We compute \(t\) as:

\[t = \frac{49.7 - 40}{\sqrt{1.52}} = 7.9\]

In R, this can be computed as:

penguin_lm_df <- tidy(penguin_lm)
t <- (penguin_lm_df$estimate[2]- 40)/sqrt(penguin_lm_df$std.error[2])
t
## [1] 7.86016

We can then compute the \(p\)-value, by comparing to a \(T\)-distribution:

2*pt(abs(t), df=nobs(penguin_lm)-2, lower=FALSE)
## [1] 5.113647e-14

We reject the null hypothesis that \(\beta_1 = 40\) at the \(\alpha < 0.0001\) level.

4.6.2 One-sided tests

Another alternative is a one-sided test, which involves null and alternative hypotheses of the form:

\[\begin{equation} H_0 : \beta_1 \ge 0 \quad \text{vs.} \quad H_A: \beta_1 < 0 \tag{4.2} \end{equation}\]

With one-sided hypotheses, the calculation of \(t\) is the same as in the two-sided setting, but the calculation of the \(p\)-value is different. Instead of \(p = P(T > |t|)\), we evaluate \(p = P(T > t)\) or \(P(T < p)\), depending on whether the alternative hypothesis is greater than (\(>\)) or less than (\(<\)). The direction of the inequality for calculating the \(p\)-value should always match the direction in the alternative hypothesis.

Example 4.5 In the penguin data from Example 4.1, what is the conclusion from a test of the hypotheses in equation (4.2)?

We can use the value \(t=32.7\) calculated earlier. But now we evaluated the \(p\)-value as:

pt(penguin_lm_df$statistic[2], df=nobs(penguin_lm)-2, lower=TRUE)
## [1] 1

In this example, \(p \approx 1\), so we fail to reject the null hypothesis that \(\beta_1\) is greater than or equal to zero. This should come as no surprise, since our estimate \(\hat\beta_1\) is (much) greater than zero.

4.7 Confidence Intervals (CIs)

4.7.1 Definition and Interpretation

Hypothesis tests provide an answer to a specific question (Is there evidence to reject the null hypothesis?), but they don’t directly provide information about the uncertainty in the point estimates. In many contexts, what is often more useful than a conclusion from a hypothesis test is an estimate of a parameter and its uncertainty. Confidence intervals provide a way to describe the uncertainty in a parameter estimate.

Definition 4.2 A \((1- \alpha)100\%\) confidence interval is a random interval that, if the model is correct, would include (“cover”) the true value of the parameter with probability \((1 - \alpha)\).

In this definition, it is important to note that the interval is random, not the parameter. The parameter is a fixed, but unknown, constant, and so it cannot have a probability distribution associated with it.7 A common incorrect interpretation of a CI is that the probability of the parameter being in the interval is \((1- \alpha)100\%\).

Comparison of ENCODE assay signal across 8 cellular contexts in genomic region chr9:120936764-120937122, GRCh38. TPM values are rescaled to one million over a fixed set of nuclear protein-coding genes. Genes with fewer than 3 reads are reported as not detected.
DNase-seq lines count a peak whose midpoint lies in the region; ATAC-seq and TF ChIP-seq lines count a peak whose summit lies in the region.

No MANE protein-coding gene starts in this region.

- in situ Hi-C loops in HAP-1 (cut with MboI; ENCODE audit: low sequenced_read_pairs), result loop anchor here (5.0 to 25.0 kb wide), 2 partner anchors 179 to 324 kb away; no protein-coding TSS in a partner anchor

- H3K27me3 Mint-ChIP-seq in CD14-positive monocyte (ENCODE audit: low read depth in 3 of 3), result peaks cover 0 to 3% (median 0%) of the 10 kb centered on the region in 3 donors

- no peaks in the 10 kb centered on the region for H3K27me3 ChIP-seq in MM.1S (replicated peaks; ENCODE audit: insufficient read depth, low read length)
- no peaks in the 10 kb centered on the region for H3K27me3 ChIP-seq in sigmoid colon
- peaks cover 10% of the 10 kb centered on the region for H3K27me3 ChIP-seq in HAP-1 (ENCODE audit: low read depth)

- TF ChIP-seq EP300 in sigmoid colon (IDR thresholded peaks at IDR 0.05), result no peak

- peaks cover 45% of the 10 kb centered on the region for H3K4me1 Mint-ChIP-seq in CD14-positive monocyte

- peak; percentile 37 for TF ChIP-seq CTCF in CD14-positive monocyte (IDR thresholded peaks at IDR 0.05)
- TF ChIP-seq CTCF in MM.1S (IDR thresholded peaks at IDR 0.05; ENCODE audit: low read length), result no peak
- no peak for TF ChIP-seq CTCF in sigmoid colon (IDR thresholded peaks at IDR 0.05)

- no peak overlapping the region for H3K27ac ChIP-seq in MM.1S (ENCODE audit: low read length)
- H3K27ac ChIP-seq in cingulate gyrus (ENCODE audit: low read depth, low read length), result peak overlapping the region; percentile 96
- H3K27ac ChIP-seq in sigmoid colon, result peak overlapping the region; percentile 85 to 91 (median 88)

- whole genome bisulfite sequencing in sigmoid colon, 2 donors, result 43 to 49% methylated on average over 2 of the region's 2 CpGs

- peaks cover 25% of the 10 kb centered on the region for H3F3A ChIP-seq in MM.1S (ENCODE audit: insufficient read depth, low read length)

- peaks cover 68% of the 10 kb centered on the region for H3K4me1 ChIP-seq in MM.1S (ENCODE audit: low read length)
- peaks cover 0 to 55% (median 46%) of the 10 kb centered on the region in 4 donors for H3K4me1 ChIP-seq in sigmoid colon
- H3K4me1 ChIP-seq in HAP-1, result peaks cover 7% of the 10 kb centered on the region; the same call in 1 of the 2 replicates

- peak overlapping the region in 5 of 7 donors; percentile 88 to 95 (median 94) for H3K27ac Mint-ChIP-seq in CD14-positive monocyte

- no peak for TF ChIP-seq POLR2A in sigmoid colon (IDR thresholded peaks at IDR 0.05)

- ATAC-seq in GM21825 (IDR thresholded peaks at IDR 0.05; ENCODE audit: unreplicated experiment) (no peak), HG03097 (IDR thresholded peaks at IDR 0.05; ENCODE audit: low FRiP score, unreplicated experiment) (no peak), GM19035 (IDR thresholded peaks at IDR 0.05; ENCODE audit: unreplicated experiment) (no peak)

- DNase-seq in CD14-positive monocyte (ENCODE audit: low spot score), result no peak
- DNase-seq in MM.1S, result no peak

For a single dataset, there is no guarantee that the true value of a parameter will be included within the confidence interval. But if the model is correct, then an interval generated by the same procedure should include the true value in \((1-\alpha)100\%\) of analysis of independently-collected data. Figure 4.3 shows the coverage of 95% CIs calculated for 100 simulated datasets when the true value of \(\beta_1 = 2\).

Example of coverage of 95% CIs in 100 simulated datasets.

Figure 4.3: Example of coverage of 95% CIs in 100 simulated datasets.

4.7.2 Inverting a Hypothesis Test

To create a confidence interval, we invert a hypothesis test. Recall that for testing the null hypothesis \(H_0: \beta_1 = \beta_{10}\) against the alternative hypothesis \(H_A: \beta_1 \ne \beta_{10}\), we computed the test statistic \[t = \frac{\hat\beta_1 - \beta_{10}}{\widehat{se}(\hat\beta_1)}\] by plugging in \(\hat\beta_1\), \(\widehat{se}(\hat\beta_1)\), and \(\beta_{10}\). We then compared the value of \(t\) to a \(T_{n-2}\) distribution to compute the \(p\)-value \(p=P(T > |t|)\). For a confidence interval, we reverse this process. That is, we plug in \(\hat\beta_1\), \(\widehat{se}(\hat\beta_1)\), and \(t\), then solve for \(\beta_{10}\) as an unknown value.

The distribution of \(t = \dfrac{\hat\beta_1 - \beta_{1}}{\widehat{se}(\hat\beta_1)}\) is \(T_{n-2}\). This distribution has mean zero and a standardized variance (it’s close to 1, although not exactly 1). There exists a number, which we denote \(t_{\alpha/2}\), such that the area under the curve between \(-t_{\alpha/2}\) and \(t_{\alpha/2}\) is \(1-\alpha\). Mathematically, this can be written:

\[\begin{equation} P\left(-t_{\alpha/2} \le \dfrac{\hat\beta_1 - \beta_1}{\widehat{se}(\hat\beta_1)} \le t_{\alpha/2}\right) = 1 - \alpha \tag{4.3} \end{equation}\]

Graphically, this looks like:

We can rearrange equation (4.3), so that \(\beta_1\) is alone in the middle: